Three such companies, Cabinetparts.com, Custom Service Hardware and Rockler Woodworking and Hardware, employ the Internet in different ways while delivering products and services that meet customer requirements.
Tapping the Internet's potential
Cabinetparts.com, www.cabinetparts.com, Pompano Beach, Fla., has been selling hardware exclusively online for 10 years. The company offers more than 14,000 products, with no quantity restrictions.
Cabinetmaker Pat Abbe, founder and president of the company, recognized the fledgling Internet as "the biggest thing since the Industrial Revolution." His initial vision was to sell hard-to-find hinges in small quantities to homeowners.
In time the vision shifted to small cabinet shops. "We absolutely changed the vision of the target to the five-man shop," Abbe says.
Despite the growth, the company welcomes what it calls "the $15 order," says Abbe. "We still service that customer and always will, as long as I'm running the company. We'll never forget what got us here."
Choosing the products for Cabinetparts.com is an ongoing process based on information from major hardware manufacturers and requests from customers. The company also relies on employee expertise. "Most of us have 12 to 14 years experience in the industry," says Polly O'Hara, product manager. "We know what customers are looking for, so we bring in products based on that."
Cabinetparts.com warehouses some products and has agreements with distributors across the country who do the shipping. Most orders ship in 24 to 48 hours.
A small overhead enables Cabinetparts.com to offer competitive pricing, and there's also a sales tax advantage for out of state customers. "We might not be the least expensive (hardware company) on the Internet, but we sell the most value for your money because we're selling service also," O'Hara says.
"We try our very hardest to provide all of the technical information and the photographic information that (customers) need to make an intelligent purchase," O'Hara says. One example is a product matching service for European hinges. A customer sends a hinge to Cabinetparts.com, which is able to match it and sell the exact replacement.
Rockler Woodworking and Hardware, www.rockler.com, Medina, Minn., was founded as a catalog company in 1954 and started selling hardware online in 1996.
"We saw Amazon and companies like that make it easy to purchase something and to compare pricing and we thought we'd jump into the fray," says Jason Bernloehr, e-commerce manager.
He says 20 to 30 percent of Rockler's hardware sales occur on the Internet.
Rockler selects products based on what customers request and what vendors say is a good product with good sales. "We will create a new type of product based on the customer's input or maybe our thoughts on a certain product," Bernloehr says.
One advantage of the Internet is that Rockler can carry more products online than in the catalog or stores it has. "We can also provide a lot of great information about that particular product," Bernloehr says.
Rockler warehouses products and works with vendors who ship the products. "It enables us to carry more products that we normally wouldn't be able to carry." The company welcomes all size orders.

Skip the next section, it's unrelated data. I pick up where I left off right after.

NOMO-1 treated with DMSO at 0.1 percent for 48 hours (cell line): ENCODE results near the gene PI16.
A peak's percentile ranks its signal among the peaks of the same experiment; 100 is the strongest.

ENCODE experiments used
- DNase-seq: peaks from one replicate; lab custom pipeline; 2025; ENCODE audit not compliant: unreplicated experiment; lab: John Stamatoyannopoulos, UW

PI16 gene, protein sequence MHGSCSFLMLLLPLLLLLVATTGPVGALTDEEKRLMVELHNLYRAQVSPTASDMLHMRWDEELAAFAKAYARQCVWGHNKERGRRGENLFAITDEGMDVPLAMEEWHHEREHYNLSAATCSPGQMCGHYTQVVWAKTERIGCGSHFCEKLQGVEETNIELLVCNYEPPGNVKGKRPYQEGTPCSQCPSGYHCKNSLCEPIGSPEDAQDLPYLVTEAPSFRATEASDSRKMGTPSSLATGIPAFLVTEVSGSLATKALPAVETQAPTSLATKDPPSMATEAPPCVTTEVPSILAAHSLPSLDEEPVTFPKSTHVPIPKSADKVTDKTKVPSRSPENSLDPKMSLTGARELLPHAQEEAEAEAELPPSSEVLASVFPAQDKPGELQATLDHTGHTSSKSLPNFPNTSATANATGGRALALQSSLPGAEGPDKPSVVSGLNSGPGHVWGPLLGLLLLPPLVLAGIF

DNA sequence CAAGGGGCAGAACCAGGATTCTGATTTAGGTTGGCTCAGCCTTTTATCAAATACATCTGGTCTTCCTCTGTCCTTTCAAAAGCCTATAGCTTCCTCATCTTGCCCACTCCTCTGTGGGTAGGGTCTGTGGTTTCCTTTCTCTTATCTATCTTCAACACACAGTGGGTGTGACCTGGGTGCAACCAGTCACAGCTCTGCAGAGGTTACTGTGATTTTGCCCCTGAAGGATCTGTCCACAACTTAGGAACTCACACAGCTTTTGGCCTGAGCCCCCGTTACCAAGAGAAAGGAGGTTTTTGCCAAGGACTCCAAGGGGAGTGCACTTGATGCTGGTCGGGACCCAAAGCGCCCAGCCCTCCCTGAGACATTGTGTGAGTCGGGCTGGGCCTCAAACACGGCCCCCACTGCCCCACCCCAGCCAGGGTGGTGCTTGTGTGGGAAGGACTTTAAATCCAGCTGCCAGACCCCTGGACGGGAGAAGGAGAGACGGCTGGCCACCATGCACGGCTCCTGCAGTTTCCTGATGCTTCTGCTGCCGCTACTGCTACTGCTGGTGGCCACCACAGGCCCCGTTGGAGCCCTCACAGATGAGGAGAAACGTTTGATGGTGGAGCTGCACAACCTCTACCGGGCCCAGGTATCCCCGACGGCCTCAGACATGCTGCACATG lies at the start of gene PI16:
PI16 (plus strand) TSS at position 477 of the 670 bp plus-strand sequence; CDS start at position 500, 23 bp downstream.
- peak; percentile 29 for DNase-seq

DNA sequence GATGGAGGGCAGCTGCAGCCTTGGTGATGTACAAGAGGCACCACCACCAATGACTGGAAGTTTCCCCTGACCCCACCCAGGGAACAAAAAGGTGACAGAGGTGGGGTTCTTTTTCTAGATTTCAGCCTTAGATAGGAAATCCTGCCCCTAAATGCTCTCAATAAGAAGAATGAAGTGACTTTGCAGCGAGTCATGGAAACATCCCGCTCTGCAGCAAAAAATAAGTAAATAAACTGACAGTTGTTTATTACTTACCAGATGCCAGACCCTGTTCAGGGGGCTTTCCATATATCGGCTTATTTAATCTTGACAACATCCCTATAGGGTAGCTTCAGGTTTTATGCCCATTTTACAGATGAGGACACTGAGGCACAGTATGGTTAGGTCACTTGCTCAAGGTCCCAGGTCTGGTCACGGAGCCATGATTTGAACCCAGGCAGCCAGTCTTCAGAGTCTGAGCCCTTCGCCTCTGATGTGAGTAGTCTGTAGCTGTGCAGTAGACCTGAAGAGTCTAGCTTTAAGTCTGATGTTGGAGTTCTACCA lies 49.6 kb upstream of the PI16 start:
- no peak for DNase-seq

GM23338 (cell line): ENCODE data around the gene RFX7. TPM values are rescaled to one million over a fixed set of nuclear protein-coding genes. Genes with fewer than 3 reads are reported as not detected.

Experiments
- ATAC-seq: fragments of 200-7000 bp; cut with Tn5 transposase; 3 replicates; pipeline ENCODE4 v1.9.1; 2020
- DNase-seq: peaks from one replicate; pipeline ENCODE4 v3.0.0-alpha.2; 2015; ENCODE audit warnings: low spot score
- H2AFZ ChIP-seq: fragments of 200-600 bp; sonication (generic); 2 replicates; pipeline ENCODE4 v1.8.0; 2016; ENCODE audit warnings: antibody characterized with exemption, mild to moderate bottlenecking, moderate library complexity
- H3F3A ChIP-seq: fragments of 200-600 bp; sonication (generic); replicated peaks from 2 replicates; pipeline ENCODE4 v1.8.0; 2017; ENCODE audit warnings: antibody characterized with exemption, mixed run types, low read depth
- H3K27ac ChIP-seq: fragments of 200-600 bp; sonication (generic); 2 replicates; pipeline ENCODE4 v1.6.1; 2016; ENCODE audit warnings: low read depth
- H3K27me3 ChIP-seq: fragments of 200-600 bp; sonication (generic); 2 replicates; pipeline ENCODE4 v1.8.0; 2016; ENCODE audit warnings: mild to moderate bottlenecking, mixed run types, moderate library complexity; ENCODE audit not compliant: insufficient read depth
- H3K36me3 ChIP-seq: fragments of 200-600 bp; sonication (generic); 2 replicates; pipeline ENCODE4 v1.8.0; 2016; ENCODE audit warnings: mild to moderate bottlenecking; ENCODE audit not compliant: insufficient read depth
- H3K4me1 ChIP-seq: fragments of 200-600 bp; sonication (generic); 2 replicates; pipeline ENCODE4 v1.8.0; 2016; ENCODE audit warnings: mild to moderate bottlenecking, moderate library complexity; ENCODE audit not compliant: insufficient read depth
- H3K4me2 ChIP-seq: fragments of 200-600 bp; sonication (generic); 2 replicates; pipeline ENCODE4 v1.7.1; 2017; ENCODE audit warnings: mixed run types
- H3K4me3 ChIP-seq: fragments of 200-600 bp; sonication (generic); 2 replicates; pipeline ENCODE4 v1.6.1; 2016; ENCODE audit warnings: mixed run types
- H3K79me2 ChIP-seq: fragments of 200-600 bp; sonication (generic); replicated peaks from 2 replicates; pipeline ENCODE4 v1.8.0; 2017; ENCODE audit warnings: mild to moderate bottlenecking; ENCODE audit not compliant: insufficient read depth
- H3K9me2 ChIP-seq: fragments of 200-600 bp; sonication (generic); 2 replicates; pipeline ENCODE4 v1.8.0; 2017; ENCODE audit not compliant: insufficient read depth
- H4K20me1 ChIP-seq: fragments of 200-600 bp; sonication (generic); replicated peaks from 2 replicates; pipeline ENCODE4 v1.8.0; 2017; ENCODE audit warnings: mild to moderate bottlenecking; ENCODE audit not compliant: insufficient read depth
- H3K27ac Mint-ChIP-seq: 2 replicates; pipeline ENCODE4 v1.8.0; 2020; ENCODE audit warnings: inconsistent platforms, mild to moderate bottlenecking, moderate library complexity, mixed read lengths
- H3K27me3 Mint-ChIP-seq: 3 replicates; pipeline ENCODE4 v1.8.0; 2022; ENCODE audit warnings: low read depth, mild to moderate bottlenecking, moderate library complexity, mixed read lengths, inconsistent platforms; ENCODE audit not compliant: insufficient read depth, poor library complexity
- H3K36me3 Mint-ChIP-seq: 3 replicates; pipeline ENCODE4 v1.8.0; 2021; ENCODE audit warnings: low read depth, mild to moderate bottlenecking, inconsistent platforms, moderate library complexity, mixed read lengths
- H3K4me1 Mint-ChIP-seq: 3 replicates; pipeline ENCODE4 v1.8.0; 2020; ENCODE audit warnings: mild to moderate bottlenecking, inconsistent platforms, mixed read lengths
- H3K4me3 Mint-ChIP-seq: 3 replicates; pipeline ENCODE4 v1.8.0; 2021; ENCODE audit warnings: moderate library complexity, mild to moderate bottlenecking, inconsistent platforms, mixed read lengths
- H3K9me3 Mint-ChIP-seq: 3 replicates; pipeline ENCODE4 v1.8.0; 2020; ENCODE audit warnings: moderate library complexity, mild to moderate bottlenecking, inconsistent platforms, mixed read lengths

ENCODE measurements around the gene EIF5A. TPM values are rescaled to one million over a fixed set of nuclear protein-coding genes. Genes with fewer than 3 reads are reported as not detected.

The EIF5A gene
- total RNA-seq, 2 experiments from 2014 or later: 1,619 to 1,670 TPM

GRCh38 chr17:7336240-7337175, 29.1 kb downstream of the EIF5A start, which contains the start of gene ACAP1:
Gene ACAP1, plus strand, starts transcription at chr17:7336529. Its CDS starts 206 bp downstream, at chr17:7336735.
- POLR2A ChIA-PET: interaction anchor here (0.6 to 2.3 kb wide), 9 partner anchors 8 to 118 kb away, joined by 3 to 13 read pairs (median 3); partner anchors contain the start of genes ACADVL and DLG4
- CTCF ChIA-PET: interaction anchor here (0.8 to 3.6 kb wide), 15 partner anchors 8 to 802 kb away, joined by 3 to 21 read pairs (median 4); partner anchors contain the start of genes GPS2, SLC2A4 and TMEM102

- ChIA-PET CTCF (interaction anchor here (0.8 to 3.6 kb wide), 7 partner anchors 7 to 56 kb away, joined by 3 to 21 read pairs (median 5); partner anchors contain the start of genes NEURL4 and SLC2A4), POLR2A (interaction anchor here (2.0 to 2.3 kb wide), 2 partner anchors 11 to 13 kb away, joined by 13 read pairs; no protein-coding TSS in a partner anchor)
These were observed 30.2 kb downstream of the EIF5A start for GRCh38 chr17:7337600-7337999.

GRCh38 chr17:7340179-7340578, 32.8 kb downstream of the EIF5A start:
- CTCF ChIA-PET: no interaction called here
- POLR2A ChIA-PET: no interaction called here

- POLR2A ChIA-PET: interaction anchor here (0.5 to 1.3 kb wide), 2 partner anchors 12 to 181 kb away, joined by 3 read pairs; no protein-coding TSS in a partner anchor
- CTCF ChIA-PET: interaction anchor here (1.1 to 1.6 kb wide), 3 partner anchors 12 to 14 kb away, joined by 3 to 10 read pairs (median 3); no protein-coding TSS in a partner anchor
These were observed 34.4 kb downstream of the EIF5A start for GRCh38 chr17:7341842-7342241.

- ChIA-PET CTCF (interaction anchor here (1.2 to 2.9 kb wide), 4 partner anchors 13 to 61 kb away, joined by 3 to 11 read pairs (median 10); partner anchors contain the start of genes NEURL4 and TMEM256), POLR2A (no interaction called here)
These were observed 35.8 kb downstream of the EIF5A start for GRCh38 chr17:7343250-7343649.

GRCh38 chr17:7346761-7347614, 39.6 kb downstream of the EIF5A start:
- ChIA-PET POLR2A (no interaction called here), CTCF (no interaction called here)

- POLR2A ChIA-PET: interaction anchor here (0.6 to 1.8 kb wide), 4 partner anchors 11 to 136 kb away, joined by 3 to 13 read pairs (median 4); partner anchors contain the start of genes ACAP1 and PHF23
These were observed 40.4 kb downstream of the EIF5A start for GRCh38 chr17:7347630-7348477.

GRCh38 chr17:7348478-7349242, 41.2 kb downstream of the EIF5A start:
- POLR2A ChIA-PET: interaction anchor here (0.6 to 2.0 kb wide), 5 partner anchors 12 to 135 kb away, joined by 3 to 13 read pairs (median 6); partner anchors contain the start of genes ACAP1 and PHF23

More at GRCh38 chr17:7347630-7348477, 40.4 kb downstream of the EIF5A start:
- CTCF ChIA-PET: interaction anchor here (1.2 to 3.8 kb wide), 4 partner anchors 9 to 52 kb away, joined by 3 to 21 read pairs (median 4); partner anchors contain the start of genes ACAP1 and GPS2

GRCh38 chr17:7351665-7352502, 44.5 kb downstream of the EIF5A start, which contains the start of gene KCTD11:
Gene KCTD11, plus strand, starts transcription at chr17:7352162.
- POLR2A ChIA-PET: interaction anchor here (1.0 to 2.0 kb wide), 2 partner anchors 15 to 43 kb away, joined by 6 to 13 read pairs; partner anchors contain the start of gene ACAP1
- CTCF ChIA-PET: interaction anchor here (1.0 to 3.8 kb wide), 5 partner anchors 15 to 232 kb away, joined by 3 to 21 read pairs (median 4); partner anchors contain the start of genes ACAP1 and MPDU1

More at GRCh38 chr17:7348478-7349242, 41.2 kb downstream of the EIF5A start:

Bernloehr says Rockler's Internet hardware sales have been increasing exponentially. "I think more people are savvy with the Internet," he says. "It's easier to shop than it ever has been."
The advantages for customers, says Bernloehr, are that the Internet provides many options. It's easy to search for products; find information; look at videos, customer reviews, and vendor and retail Web sites. Nominal shipping fees are offset by the cost of gasoline.
The company offers Rockler Pro on its Web site, where businesses can purchase products at reduced prices, hosts a blog and posts articles and other information on its site. "As far as assistance, if you're thinking about purchasing a product and you want to learn more about it, we have a team that does help you with that," Bernloehr says.
Custom Service Hardware ( www.cshardware.com ), Cedarburg, Wis., has been selling hardware over the Internet for about six years, although catalog sales is its biggest venue, says Tom Krawiec, sales manager.
Internet sales account for 3 to 5 percent of total hardware sales, he says, but they're on the increase. The company initiated Internet sales because it realized the change in the way customers, engineers and specifiers gather information and order products. "We wanted to be proactive in staying with the technology these days," Krawiec says.
Catalog, Internet in tandem
The Web site showcases catalog products. "We try to get as many of our products we currently stock here on the Internet," he says. "We put our most popular items on the Internet so they can be accessed."
The selection changes as new products are added and old products withdrawn. Customer requests account for some additions. "Sometimes before we get a new product in our catalog ... we'll put it on the Internet to see what type of interest there is," Krawiec says. "If it takes off, we get a lot of hits on that, a lot of times we'll put that into our catalog. We also use the Internet for closeout specials."
Krawiec says the increasing traffic is due in part to the economy. Customers are ordering after hours from their homes. They also use the Internet to comparison shop on product type and price.
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